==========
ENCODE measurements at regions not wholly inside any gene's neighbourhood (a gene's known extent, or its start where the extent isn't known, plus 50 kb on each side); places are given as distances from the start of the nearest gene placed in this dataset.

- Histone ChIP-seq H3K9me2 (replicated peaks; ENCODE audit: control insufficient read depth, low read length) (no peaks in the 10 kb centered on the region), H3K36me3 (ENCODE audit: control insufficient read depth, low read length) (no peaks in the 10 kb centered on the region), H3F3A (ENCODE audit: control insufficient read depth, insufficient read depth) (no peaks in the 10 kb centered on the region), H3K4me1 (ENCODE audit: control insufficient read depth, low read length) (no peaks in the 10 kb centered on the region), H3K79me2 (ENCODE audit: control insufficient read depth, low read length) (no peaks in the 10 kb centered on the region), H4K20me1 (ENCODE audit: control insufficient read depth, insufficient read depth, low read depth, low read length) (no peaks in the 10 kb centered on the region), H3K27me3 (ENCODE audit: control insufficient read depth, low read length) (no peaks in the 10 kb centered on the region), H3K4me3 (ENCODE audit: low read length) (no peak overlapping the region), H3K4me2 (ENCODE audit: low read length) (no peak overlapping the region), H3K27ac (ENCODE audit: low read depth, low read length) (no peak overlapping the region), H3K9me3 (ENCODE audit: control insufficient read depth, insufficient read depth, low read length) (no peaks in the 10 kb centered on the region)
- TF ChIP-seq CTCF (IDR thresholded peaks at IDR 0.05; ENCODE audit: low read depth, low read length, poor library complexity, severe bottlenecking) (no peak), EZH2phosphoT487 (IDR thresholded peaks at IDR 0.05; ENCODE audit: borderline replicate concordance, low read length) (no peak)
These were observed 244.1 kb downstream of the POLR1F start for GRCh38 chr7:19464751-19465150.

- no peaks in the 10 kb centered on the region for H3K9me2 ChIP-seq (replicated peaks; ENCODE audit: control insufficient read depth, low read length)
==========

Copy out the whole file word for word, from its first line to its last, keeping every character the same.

ENCODE measurements at regions not wholly inside any gene's neighbourhood (a gene's known extent, or its start where the extent isn't known, plus 50 kb on each side); places are given as distances from the start of the nearest gene placed in this dataset.

- Histone ChIP-seq H3K9me2 (replicated peaks; ENCODE audit: control insufficient read depth, low read length) (no peaks in the 10 kb centered on the region), H3K36me3 (ENCODE audit: control insufficient read depth, low read length) (no peaks in the 10 kb centered on the region), H3F3A (ENCODE audit: control insufficient read depth, insufficient read depth) (no peaks in the 10 kb centered on the region), H3K4me1 (ENCODE audit: control insufficient read depth, low read length) (no peaks in the 10 kb centered on the region), H3K79me2 (ENCODE audit: control insufficient read depth, low read length) (no peaks in the 10 kb centered on the region), H4K20me1 (ENCODE audit: control insufficient read depth, insufficient read depth, low read depth, low read length) (no peaks in the 10 kb centered on the region), H3K27me3 (ENCODE audit: control insufficient read depth, low read length) (no peaks in the 10 kb centered on the region), H3K4me3 (ENCODE audit: low read length) (no peak overlapping the region), H3K4me2 (ENCODE audit: low read length) (no peak overlapping the region), H3K27ac (ENCODE audit: low read depth, low read length) (no peak overlapping the region), H3K9me3 (ENCODE audit: control insufficient read depth, insufficient read depth, low read length) (no peaks in the 10 kb centered on the region)
- TF ChIP-seq CTCF (IDR thresholded peaks at IDR 0.05; ENCODE audit: low read depth, low read length, poor library complexity, severe bottlenecking) (no peak), EZH2phosphoT487 (IDR thresholded peaks at IDR 0.05; ENCODE audit: borderline replicate concordance, low read length) (no peak)
These were observed 244.1 kb downstream of the POLR1F start for GRCh38 chr7:19464751-19465150.

- no peaks in the 10 kb centered on the region for H3K9me2 ChIP-seq (replicated peaks; ENCODE audit: control insufficient read depth, low read length)